It is 1935, and eleven year-old Turtle’s only parent, her mama, has found a live-in housekeeping job that doesn’t allow children.Luckily, Turtle is strong and doesn’t flinch when her mama tells her she is sending her to go and live with an aunt she has never met down in Florida.Turtle is tough and doesn’t cry; she has been let down too many times before by the men who come courting her mama to let things upset her. She does dream of a “Daddy Warbucks” coming along and changing her life like Little Orphan Annie, but she doesn’t think she will get her Hollywood ending. After the long drive to Florida and the ferry ride to Key West, she and her cat are ready for some comforts and a good meal. Unfortunately, when Turtle finds Curry Lane, the address her mom gave her, the house looks tiny and worn. The snotty boy sitting on the front steps doesn’t make things any easier.Then, her aunt is so shocked to see Turtle standing there that it is clear that her mama’s letter explaining everything hasn’t arrived yet. After a rough start, Turtle begins to settle into Curry Lane. Florida sure is a strange place and she can’t get over walking barefoot, the strange names for everything, and the intense heat. She learns the ways of her ancestors and hangs out with her three male cousins and their friends, who are part of The Diaper Gang. They won’t let Turtle join because she is a girl, but they let her go with them when they walk their wagon taking care of cranky babies. Still, Turtle is determined to earn some money so that she can see her mama sooner.Will she find a job or a way to make money?What will happen when she meets her long lost grandma who hates children? Is there any way that Turtle will get to see her mama again?Is there a Hollywood ending in her future? You will definitely root for Turtle all the way and will be captivated by the twists and turns of her life.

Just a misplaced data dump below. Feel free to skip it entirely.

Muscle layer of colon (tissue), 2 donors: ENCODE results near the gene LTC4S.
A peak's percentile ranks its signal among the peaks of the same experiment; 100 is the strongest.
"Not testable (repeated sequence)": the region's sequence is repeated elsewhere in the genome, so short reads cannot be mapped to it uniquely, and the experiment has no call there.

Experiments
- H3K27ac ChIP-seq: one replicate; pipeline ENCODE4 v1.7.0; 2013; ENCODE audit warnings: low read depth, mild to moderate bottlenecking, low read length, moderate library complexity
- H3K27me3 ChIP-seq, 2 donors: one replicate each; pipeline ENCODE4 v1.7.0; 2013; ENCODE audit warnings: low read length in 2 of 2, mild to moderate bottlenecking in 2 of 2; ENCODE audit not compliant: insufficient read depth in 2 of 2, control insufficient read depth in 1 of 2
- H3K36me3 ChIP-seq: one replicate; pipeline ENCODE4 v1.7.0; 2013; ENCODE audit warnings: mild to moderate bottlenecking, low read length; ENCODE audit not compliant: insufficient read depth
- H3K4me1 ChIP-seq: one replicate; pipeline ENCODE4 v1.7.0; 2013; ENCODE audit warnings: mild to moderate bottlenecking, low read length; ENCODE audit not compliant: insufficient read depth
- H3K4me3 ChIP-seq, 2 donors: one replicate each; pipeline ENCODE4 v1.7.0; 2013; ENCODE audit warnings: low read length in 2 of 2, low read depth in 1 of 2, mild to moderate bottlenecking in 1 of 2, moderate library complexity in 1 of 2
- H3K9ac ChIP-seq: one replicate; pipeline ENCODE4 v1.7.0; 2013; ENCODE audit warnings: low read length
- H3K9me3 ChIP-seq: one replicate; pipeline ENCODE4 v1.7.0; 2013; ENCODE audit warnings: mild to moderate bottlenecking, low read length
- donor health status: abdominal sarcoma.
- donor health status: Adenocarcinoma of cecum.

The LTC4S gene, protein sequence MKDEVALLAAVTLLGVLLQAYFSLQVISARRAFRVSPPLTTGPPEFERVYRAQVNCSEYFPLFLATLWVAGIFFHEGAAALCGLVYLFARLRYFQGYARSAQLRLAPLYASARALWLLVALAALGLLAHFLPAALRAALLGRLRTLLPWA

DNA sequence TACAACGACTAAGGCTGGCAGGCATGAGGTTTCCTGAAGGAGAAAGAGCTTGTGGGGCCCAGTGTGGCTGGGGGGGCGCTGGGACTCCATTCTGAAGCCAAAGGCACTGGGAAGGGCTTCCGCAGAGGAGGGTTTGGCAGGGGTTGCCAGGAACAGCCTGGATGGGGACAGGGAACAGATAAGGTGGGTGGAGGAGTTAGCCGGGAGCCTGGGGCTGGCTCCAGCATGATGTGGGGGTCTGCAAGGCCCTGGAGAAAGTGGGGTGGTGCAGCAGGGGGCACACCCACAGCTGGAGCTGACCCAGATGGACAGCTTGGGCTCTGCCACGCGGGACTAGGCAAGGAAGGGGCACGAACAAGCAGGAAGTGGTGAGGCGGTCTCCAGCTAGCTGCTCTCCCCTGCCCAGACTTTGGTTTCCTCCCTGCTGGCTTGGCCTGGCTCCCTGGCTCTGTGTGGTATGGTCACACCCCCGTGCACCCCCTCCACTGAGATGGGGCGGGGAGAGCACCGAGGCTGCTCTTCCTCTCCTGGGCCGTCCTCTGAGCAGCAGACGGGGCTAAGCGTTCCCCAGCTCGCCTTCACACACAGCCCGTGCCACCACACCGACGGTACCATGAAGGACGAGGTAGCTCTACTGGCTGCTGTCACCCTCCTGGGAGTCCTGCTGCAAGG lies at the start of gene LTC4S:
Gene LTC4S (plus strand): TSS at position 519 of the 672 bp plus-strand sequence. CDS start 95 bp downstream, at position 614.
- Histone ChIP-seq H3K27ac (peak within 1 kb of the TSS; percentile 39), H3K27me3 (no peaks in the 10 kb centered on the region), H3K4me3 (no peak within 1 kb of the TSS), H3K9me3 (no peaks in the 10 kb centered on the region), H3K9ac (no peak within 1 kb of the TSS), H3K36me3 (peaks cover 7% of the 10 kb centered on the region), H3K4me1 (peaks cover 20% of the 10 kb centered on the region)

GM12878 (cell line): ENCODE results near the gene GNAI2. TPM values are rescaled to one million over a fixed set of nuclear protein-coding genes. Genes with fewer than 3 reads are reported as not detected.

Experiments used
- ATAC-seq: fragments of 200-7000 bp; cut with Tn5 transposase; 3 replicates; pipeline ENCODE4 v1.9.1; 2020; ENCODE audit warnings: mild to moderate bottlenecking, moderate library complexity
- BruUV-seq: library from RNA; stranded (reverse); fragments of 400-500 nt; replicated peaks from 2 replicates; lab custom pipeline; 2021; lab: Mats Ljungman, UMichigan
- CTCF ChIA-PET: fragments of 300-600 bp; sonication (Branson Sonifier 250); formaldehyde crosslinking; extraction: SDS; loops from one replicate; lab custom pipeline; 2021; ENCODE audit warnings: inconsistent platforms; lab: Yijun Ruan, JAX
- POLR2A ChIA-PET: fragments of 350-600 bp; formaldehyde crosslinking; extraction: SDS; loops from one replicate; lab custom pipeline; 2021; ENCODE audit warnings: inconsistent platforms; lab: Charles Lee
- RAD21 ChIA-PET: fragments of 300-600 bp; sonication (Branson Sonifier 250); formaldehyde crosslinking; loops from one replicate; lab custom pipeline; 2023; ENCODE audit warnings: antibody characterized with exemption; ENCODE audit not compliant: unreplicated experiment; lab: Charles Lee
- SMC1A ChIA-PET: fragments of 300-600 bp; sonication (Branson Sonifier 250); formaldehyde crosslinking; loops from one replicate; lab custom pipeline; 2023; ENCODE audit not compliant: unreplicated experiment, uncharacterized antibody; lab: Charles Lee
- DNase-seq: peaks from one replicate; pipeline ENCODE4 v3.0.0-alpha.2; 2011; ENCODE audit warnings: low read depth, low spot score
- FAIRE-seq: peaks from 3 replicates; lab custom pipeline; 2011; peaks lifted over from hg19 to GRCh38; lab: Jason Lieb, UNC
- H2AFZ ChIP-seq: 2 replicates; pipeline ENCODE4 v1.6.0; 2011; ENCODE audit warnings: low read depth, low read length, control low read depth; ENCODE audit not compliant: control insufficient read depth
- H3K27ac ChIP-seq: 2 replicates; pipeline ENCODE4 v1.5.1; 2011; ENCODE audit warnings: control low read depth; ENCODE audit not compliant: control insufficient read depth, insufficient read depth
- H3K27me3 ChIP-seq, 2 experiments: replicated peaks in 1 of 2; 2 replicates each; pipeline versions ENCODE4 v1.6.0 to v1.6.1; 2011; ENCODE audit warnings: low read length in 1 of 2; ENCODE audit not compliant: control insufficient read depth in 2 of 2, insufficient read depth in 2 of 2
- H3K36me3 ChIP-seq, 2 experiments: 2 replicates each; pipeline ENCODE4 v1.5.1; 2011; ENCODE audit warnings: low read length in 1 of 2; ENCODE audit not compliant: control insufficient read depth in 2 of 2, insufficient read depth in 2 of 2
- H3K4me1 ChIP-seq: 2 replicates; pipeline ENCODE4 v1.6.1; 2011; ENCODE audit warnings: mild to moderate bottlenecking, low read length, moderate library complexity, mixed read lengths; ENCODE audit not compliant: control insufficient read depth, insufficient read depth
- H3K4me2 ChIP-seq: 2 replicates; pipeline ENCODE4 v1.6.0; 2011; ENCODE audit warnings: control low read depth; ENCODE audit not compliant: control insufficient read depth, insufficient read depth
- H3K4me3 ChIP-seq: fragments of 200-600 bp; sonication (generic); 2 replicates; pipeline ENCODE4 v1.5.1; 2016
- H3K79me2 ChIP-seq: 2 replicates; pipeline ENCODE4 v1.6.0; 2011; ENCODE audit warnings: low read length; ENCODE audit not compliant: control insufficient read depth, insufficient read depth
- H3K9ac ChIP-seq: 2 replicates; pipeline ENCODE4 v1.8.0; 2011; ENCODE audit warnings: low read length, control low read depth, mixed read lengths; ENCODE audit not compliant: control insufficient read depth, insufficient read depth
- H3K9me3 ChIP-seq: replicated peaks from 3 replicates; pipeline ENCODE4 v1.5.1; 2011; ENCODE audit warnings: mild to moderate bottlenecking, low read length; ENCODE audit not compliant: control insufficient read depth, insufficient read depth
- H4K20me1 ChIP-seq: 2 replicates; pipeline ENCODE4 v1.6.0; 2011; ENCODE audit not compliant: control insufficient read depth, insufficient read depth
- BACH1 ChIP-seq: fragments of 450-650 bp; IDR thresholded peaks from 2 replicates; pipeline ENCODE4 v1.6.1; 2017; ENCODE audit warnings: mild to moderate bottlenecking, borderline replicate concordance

I would recommend Turtle in Paradise by Jennifer L. Holm to anyone who enjoys historical fiction in grades three and up. I was lucky enough to listen to the audio of this wonderful book narrated by Becca Battoe. She did an excellent job capturing Turtle’s spunky, sassy, and strong personality. The variety of voices for the different characters helped the book come alive for me. I loved the references to old movies, actors, and comics from the funny pages. This book reminded me how hard the Great Depression was for people and how brave kids needed to be during that time. I know I would have a difficult time leaving my family to live with relatives that I have never met. I could easily connect to Turtle and enjoyed her personality and amusing comments. She is someone I would like to be friends with because she is so refreshing and says what she thinks. I'll tell you one thing- she is no Shirley Temple! This was a heartwarming story with lessons that ring true for all of us. I only wish I had more time with Turtle and her fascinating family.
Has anyone else read Turtle in Paradise? Or have you read another book by Jennifer L. Holm?